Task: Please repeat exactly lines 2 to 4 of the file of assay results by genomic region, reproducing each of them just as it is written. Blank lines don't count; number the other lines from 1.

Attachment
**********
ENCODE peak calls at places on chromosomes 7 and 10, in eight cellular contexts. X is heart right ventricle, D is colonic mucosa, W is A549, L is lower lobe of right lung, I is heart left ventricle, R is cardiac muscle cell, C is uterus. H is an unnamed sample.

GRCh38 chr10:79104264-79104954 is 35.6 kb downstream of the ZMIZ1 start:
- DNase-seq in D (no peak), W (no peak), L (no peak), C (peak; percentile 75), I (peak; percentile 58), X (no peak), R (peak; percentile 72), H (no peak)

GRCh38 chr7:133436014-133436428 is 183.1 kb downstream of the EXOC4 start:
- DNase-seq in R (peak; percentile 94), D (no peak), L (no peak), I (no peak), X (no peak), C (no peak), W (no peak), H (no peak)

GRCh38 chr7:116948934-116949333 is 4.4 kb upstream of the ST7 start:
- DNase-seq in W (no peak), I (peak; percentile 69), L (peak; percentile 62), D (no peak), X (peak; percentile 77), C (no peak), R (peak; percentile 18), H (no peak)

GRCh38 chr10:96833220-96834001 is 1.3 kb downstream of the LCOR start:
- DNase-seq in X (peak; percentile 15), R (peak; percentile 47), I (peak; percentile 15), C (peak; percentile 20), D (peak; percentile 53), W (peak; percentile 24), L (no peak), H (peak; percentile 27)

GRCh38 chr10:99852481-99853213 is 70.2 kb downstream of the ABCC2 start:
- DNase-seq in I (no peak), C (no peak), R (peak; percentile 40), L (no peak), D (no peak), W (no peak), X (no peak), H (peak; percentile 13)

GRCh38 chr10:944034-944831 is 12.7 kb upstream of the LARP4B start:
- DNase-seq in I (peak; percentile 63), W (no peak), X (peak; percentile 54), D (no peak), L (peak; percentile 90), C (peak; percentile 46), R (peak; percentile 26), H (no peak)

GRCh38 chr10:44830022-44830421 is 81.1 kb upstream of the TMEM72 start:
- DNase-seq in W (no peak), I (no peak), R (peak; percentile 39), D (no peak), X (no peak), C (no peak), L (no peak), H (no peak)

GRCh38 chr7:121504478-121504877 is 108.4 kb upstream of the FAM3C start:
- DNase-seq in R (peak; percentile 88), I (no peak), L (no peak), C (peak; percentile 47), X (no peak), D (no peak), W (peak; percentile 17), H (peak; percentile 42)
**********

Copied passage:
GRCh38 chr10:79104264-79104954 is 35.6 kb downstream of the ZMIZ1 start:
- DNase-seq in D (no peak), W (no peak), L (no peak), C (peak; percentile 75), I (peak; percentile 58), X (no peak), R (peak; percentile 72), H (no peak)

GRCh38 chr7:133436014-133436428 is 183.1 kb downstream of the EXOC4 start: